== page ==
FRANKFURT - A Bosch-designed gasoline direct injection system will debut this autumn in the fuel-efficient Volkswagen Lupo.
The Motronic MED - the first gasoline direct injection system produced by Robert Bosch GmbH - will go into production with the Lupo's new 1.4-liter engine.
Bosch says the new system offers a 15 to 20 percent improvement in fuel economy.
The first Lupos with the new technology will be exported to Japan, where low-sulfur fuel needed for the system already is available. The European oil industry will make low-sulfur fuel available, at least in Germany, starting early next year.
Bosch CEO Hermann Scholl predicted that half of all gasoline-engine cars produced in Europe will be fitted with direct injection engine management systems by 2007.
Meanwhile, Bosch continues to invest heavily in high-pressure diesel injection systems, said Scholl. Bosch estimates that by next year, 85 percent of all diesel cars delivered in Europe will have direct injection engines. In 1999, they are expected to reach 75 percent of the market.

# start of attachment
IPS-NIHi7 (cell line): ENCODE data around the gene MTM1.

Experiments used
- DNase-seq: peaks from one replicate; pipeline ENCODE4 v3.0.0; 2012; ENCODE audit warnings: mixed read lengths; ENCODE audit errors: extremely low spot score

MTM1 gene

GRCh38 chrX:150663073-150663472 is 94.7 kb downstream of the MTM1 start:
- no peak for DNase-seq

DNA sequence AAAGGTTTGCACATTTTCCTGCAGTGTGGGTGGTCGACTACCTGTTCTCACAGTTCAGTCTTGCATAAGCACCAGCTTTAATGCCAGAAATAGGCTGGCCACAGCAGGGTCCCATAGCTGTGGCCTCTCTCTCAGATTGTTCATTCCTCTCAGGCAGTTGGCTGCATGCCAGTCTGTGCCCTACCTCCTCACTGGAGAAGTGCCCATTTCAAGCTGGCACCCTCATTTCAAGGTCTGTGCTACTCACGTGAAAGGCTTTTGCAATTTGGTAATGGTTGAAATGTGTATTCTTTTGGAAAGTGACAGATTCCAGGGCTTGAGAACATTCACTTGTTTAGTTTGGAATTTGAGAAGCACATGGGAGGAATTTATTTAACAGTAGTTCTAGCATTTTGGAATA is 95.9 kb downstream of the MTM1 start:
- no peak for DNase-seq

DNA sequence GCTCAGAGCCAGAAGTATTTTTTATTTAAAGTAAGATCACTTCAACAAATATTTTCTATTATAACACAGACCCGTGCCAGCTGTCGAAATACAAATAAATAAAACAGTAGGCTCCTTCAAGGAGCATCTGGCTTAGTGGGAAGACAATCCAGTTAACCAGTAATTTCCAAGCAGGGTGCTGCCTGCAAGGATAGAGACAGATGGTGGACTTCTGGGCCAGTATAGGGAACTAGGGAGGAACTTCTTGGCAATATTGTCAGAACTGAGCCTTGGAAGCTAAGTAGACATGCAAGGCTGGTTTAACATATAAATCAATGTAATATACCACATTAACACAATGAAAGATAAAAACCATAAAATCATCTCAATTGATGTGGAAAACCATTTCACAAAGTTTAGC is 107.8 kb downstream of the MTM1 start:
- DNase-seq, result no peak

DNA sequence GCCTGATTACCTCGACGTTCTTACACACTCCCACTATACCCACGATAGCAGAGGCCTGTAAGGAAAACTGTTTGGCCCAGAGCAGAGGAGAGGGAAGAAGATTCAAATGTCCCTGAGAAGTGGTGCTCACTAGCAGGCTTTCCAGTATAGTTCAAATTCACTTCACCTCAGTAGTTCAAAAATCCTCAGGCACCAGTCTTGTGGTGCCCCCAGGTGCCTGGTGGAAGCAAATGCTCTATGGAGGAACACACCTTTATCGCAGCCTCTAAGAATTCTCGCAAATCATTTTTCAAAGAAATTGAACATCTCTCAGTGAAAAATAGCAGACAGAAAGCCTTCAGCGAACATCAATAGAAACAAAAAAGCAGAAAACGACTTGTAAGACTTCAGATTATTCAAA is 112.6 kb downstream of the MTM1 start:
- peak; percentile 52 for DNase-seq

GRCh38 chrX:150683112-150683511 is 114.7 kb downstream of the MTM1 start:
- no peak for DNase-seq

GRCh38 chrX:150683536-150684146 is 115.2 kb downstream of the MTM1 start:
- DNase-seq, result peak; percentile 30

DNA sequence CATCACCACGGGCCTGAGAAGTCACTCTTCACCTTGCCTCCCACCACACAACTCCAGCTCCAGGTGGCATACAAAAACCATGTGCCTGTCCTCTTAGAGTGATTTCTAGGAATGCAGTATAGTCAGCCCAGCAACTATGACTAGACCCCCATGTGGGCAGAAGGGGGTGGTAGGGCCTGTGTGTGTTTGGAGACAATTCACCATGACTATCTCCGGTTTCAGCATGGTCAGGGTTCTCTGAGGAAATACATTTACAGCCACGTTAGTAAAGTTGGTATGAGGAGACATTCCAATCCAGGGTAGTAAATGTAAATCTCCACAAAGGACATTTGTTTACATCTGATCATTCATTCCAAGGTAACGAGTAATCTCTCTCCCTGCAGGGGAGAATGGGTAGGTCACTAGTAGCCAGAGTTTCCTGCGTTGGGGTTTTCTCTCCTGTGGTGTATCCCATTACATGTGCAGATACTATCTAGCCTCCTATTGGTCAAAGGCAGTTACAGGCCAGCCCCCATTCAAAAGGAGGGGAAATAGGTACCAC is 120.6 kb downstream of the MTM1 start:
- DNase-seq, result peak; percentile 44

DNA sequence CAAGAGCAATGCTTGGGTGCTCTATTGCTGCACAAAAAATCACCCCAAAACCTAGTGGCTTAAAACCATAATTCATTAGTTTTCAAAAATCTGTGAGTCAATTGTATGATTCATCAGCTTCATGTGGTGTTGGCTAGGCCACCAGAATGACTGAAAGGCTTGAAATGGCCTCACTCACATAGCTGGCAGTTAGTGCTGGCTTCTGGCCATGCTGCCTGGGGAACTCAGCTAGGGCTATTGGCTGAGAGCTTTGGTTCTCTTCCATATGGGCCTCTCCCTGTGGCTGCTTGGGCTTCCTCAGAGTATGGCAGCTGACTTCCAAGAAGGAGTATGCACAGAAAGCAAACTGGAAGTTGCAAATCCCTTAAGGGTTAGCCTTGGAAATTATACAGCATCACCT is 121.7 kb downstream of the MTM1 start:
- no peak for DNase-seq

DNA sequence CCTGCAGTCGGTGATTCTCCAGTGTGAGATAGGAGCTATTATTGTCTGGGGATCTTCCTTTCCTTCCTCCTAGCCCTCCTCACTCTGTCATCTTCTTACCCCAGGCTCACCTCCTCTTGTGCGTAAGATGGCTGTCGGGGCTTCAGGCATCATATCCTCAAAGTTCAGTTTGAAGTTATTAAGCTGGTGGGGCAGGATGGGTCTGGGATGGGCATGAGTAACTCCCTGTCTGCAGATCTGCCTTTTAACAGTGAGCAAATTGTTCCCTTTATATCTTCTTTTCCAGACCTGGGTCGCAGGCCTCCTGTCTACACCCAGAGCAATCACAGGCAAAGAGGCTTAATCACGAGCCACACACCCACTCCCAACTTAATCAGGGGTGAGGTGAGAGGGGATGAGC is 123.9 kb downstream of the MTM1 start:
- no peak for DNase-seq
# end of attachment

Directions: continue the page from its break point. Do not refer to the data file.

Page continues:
Fuel economy benefits derived from the direct injection system have continued to increase diesel's share of the European market - from 25 percent of total sales in 1998 to 27 percent this year, according to Bosch.
Scholl said the auto industry can meet future emission standards only if it is supported by the oil industry.
He said the technical advances achieved by suppliers with high-pressure injection systems, exact fuel metering and flexible ignition starts are important prerequisites for more economical, clean, quiet and powerful engines. But the industry needs low-sulfur fuel to be made widely available, he said.
Under the European Union directive on fuel quality, member states must reduce sulfur levels to 350 parts per million in diesel and 150 parts per million in gasoline next year. The ultimate aim is to obtain a level of 50 parts per million in both fuels by 2005.